The legislation follows huge pressure from residents angry that rent hikes are making the city – where 85 per cent of people rent their homes – unaffordable.
The city’s housing senator Katrin Lompscher said the rent cap, planned to take formal effect in January next year, would be backdated to 18 June to prevent landlords rushing to raise rents before the proposal becomes law.
“With the new law we want to put a stop to the serious rent increase in recent years and calm the overheated rental market,” said Ms Lompscher.
Artists and students were drawn to cheap housing in Berlin after German unification in 1990, but rents in the fashionable city have more than doubled since 2008, according to a study by online housing portal immowelt.de.
Despite a huge influx of people from across Europe in recent years, campaigners have been keen to keep Berlin rents more affordable than in London, Paris or New York City.
A two-bedroom apartment in the trendy Prenzlauer Berg neighbourhood currently costs about 1,500 euros (£1,341) a month – far less than equivalent-sized flat in desirable London neighbourhoods such as Stoke Newington or Primrose Hill.
Activists worried about gentrification recently launched a campaign to get the state government to seize control of nearly 250,000 private apartments in the city rented out by corporate owners.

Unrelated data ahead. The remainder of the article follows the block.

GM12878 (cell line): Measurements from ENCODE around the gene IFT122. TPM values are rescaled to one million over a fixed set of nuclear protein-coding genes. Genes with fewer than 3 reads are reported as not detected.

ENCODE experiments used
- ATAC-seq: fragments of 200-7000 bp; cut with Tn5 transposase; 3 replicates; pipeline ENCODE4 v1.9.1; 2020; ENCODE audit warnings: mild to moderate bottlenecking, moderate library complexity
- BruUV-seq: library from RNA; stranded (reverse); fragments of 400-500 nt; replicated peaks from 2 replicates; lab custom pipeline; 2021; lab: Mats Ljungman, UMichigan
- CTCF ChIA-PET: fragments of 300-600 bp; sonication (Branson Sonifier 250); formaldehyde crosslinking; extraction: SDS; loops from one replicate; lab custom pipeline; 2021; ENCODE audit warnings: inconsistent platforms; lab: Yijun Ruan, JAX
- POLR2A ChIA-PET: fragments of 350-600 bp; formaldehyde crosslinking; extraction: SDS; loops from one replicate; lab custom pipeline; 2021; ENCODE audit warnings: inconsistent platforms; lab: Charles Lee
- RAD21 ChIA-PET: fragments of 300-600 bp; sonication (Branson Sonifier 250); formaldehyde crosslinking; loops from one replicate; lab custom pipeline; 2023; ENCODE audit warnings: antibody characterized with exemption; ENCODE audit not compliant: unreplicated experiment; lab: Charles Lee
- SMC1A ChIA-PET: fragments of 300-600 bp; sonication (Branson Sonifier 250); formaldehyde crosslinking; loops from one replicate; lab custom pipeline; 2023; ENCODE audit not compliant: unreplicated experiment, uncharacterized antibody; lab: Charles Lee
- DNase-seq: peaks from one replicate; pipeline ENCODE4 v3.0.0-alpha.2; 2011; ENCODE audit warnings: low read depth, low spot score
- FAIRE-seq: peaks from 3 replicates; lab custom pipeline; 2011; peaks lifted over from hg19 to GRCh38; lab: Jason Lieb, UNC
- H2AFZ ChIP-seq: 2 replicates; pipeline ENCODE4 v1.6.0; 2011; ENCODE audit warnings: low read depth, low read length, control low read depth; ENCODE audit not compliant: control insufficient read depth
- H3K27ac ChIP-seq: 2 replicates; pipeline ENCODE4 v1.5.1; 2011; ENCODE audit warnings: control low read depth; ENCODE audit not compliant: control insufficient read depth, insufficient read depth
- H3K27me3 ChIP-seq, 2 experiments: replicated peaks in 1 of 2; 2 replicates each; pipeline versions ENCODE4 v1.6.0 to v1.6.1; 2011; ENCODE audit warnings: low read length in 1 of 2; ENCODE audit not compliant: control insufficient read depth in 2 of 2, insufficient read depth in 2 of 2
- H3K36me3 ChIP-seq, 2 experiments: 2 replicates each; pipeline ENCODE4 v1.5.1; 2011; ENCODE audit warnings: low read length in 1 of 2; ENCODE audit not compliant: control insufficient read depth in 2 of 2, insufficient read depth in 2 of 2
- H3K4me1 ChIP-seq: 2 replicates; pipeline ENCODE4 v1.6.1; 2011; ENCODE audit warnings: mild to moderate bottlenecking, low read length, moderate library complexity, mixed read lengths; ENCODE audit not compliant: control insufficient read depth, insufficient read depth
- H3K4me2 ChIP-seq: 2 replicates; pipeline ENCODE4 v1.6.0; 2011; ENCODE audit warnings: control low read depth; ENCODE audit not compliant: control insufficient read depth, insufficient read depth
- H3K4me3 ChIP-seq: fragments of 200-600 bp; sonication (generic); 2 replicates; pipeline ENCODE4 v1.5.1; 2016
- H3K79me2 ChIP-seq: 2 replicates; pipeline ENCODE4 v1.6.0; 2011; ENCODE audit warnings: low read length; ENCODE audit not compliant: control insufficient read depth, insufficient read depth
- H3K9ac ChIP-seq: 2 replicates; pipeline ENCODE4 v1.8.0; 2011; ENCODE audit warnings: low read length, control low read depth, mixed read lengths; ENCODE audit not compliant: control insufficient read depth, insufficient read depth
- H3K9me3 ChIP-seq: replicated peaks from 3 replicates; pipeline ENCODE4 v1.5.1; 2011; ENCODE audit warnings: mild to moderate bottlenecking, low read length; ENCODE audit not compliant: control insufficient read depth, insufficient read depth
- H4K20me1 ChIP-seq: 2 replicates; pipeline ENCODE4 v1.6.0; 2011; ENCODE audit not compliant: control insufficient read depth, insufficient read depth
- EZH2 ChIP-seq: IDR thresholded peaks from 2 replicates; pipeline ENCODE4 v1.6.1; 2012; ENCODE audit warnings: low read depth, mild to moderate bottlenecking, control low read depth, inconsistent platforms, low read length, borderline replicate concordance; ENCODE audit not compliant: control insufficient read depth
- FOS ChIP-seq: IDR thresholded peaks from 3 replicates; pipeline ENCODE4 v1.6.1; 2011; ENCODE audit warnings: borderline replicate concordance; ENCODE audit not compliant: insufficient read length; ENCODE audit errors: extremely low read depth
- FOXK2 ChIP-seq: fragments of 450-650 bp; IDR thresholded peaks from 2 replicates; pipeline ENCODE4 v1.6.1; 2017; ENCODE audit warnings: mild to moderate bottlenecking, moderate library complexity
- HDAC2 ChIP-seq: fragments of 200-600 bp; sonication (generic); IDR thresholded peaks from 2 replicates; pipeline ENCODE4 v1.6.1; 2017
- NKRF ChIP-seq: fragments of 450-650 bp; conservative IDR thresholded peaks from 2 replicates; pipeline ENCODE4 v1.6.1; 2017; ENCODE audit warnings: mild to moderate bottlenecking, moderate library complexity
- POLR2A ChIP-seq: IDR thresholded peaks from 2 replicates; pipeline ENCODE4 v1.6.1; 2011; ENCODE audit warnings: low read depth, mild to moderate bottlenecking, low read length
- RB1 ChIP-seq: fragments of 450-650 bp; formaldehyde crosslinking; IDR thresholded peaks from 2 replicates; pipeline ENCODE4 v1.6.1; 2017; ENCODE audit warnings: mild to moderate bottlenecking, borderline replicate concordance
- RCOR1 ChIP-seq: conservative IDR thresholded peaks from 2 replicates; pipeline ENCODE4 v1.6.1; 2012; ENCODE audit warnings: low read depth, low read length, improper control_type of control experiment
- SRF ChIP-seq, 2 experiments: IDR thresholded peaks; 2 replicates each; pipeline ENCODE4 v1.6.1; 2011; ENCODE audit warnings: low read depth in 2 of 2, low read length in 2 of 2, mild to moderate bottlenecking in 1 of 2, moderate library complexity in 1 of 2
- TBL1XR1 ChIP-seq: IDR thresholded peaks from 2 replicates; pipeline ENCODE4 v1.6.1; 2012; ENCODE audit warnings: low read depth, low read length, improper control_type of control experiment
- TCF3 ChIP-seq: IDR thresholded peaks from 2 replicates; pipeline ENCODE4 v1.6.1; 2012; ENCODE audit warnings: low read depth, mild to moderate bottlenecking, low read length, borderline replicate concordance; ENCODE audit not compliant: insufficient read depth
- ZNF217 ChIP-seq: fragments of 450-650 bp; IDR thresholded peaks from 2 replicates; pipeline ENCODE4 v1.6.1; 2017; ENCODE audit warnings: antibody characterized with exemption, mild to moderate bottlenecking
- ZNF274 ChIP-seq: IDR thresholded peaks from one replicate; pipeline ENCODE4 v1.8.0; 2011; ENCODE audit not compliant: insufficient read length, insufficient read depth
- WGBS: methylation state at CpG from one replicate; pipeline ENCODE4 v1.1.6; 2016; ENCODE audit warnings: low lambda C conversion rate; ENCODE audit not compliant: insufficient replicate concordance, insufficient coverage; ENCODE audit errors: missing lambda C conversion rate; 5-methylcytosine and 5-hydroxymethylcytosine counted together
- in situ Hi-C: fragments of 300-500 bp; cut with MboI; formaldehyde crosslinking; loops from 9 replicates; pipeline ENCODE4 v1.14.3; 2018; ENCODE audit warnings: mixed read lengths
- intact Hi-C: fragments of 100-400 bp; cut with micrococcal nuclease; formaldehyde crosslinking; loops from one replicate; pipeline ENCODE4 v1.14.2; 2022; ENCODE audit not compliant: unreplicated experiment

Shares in some of the private property companies with large portfolios in Berlin fell after Tuesday’s announcement of the five-year rent control measure. Grand City Properties was trading some 0.8 per cent lower and Deutsche Wohnen fell by 1.25 per cent.
Speaking to investors in Frankfurt on Tuesday, Deutsche Wohnen chief Michael Zahn dismissed as “populism” the campaign by activists for state expropriation of his company’s properties.
Last week chancellor Angela Merkel met some of the tenants campaigning against rising rents in a country where home ownership is traditionally low.
Merkel spoke at a meeting in Cologne of the German Tenants Association. Its head, Franz-Georg Rips, warned that members were losing faith in the government’s ability to tackle rent rises.
Thorsten Schaefer-Guembel, acting co-leader of the centre-left Social Democrats, has said his party will discuss nationwide rent controls with Ms Merkel’s coalition Union bloc.
Additional reporting by agencies
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